David Hockney isn’t afraid of colour. In a career spanning more than seven decades, he’s produced some of the most famous art the world has seen, in an instantly recognisable style that incorporates virtually every colour imaginable. But this love of bright, bold shades extends to his personal wardrobe too.
Indeed, the way Hockney dresses is arguably just as impressive as his art, if not quite as widely appreciated. His 1972 Portrait of an Artist (Pool with Two Figures), which sold for $90.3 million in 2018, is the most expensive piece of art sold by a living artist, after all. But in the same way his distinctive painting style draws from multiple inspirations, creating a look entirely his own, Hockney’s personal style is bold, effortless and completely unique to him.
The Hockney look
The best dressed people in the world make their own rules. They might look to any number of time periods or sub cultures for inspiration, but rarely do they imitate just one. They pick and choose, drawing the best bits from each, combining garments, both formal and casual to create something of their own. This is what Hockney does with his art – his work often features hints of expressionism, pop art and cubism all in the same painting. And he does it with the way he dresses too, still to this day.
A single Hockney look might involve a drapey, Ivy-league style blazer, a lightweight scarf tied as a tie, white trainers, a beaten up baseball cap and an oversized Mac or trench coat. As with his art, pops of colour are always used, often in the form of a cardigan, sometimes with his pleated trousers and regularly with a striped or polka dot tie. He borrows from aspects of classic American preppy style, as seen with his tailoring; but also subverts traditional British style with the way he wears slouchy staples and flat caps. His thick, round-rim glasses are an ever-present signature that have completed his look for decades.
Hockney is both smart and casual. He wears garments that are inherently formal – suits, blazers, shirts and ties – but in a way that is laid back and nonchalant. He doesn’t look as though he is dressing up, perhaps because he dresses his suits down with the aforementioned caps and trainers. But perhaps also because of the way in which he wears his clothes. He looks simultaneously thrown together and immaculate, like he’s spent hours getting dressed and like he’s spent no time at all. It’s a strange effect and one that’s only achievable by wearing your clothes in. Hockney’s shoes are often scuffed, his trousers often creased and his shirts sloppily tucked in. But in short, it works.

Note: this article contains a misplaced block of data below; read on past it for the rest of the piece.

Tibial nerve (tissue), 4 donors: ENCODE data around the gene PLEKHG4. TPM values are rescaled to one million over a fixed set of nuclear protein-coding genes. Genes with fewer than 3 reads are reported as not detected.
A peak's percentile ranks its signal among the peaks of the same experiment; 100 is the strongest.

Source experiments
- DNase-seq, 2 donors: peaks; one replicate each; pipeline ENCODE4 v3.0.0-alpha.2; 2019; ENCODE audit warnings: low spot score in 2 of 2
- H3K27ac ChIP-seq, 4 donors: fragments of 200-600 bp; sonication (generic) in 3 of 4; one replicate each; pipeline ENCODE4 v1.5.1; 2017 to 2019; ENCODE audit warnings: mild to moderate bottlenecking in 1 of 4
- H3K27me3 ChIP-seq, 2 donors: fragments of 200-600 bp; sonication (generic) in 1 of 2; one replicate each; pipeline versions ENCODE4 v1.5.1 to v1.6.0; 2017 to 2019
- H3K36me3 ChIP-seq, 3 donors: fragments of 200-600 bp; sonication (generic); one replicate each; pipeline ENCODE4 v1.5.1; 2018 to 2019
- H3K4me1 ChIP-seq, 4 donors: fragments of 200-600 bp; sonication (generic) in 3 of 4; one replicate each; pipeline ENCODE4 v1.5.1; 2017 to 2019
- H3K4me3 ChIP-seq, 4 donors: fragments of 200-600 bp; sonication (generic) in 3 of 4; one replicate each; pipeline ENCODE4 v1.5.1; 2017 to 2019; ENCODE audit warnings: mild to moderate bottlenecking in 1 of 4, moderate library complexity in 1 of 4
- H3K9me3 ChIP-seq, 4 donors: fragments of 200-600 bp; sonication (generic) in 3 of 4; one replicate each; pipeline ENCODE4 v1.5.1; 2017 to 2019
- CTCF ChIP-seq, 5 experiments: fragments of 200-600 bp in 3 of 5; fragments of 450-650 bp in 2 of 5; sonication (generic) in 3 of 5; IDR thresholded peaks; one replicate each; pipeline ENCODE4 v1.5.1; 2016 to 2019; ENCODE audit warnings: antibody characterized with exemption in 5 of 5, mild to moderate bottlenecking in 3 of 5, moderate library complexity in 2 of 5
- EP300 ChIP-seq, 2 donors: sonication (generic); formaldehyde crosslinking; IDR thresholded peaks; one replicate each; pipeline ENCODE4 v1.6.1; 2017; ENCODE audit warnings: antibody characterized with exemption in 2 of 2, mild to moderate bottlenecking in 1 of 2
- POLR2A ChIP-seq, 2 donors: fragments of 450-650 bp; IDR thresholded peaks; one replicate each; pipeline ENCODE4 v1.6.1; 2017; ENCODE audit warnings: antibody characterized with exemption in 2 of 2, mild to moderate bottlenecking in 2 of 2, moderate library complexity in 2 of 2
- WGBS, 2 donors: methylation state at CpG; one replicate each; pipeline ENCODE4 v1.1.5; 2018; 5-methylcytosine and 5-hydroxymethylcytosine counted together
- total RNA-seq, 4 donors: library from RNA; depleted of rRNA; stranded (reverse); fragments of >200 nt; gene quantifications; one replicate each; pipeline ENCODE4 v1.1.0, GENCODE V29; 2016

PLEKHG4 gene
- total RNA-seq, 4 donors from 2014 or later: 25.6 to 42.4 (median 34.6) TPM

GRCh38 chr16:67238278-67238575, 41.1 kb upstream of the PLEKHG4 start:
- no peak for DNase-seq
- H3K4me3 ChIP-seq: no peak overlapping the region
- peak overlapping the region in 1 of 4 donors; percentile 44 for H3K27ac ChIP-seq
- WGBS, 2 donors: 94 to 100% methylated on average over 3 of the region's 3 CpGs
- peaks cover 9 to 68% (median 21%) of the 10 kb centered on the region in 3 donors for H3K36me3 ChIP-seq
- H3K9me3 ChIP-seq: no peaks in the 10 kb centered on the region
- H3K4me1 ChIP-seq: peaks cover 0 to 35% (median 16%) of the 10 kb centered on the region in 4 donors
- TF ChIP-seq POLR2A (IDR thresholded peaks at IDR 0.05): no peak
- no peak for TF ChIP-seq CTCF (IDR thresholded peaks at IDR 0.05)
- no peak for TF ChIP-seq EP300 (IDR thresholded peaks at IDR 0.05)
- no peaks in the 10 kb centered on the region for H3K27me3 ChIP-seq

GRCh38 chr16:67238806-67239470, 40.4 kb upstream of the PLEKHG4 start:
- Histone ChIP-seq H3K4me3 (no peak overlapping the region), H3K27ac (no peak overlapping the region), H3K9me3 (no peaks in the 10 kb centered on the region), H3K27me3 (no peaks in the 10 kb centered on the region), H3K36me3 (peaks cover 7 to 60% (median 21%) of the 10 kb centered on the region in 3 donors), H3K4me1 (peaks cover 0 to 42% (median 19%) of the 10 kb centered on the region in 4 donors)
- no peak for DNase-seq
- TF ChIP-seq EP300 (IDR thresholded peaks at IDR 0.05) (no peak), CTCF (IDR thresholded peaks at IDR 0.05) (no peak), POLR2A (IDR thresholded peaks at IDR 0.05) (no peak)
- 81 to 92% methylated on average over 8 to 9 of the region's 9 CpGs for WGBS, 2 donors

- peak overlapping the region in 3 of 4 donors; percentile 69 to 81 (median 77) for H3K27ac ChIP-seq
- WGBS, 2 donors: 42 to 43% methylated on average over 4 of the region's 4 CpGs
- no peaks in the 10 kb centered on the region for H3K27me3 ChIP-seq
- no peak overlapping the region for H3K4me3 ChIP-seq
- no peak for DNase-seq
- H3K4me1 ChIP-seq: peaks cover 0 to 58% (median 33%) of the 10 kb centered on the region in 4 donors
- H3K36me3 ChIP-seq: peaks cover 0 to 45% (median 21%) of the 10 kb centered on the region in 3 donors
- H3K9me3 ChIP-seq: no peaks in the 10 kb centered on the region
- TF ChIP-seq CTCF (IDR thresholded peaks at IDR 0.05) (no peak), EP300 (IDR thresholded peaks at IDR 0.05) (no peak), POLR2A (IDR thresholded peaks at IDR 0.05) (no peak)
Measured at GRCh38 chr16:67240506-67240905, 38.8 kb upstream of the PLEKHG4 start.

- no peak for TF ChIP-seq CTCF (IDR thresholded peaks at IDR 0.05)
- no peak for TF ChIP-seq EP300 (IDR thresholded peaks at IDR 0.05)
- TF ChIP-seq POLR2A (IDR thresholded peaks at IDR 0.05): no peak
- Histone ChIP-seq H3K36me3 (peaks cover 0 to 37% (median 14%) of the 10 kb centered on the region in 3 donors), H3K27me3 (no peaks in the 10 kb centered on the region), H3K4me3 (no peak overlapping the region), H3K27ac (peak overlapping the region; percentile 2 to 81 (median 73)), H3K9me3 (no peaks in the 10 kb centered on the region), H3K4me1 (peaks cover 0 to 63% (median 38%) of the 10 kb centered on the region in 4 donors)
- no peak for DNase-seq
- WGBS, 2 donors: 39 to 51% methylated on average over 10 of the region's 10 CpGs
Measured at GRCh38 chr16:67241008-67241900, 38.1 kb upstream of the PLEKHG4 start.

The art of consistency
While the style of his art has jumped around a bit over the decades, his wardrobe has remained remarkably consistent. Hockney has dressed in the same artfully dishevelled manner throughout his entire career, and makes a good case for finding a uniform and sticking with it. This is also true of his colour palette. Making use of bold, often primary colours, Hockney’s wardrobe very much reflects the colour we see in his artwork. Shades of blue, green and red feature prominently, sometimes working as accents to more muted looks, and other times as the main event, either in the form of tonal combinations or more vibrant pairings of clashing colours.
In short, David Hockney isn’t just one of the most famous artists of all time, he’s also one of the most stylish. Naturally, he’s a master of colour, so if you’re looking to move away from navy, black and grey, you could do worse than turn to him.
Life imitates art. Or something. If you want to imitate, or at least borrow from the clothing canon of Hockney, a corduroy suit is a great place to start. Equal parts preppy and hard-wearing, corduroy is a casual fabric with roots in workwear and functional clothing, so when utilised in tailoring it brings a casual, laidback edge to a suit. Cord also suits colour incredibly well thanks to the velvety qualities of the fabric, so make like Hockney and go for a deep green, which combines well with your existing navies, as well as browns and other pops of colour.
For the shirt, try going bold with pattern. Stick with complementary blues and greens which won’t take anything away from the suit, while also adding a visual point of difference, giving depth to the look. The tie is where things can be taken up a notch. Look for something bold and red, a colour that Hockney turned to time and time again in both his art and his wardrobe. It might seem counterintuitive, but don’t overthink the knot. If you want to channel Hockney, then his nonchalance is a big part of the overall look. In fact, that’s perhaps the biggest takeaway from the way he dresses. Legendary fashion designer Hardy Amie’s once said “a man should look as if he’s bought his clothes with intelligence, put them on with care and then forgotten all about them”. Hockney channels this concept to a tee, and now you can too.
Written By Charlie Thomas exclusively for Alexandra Wood.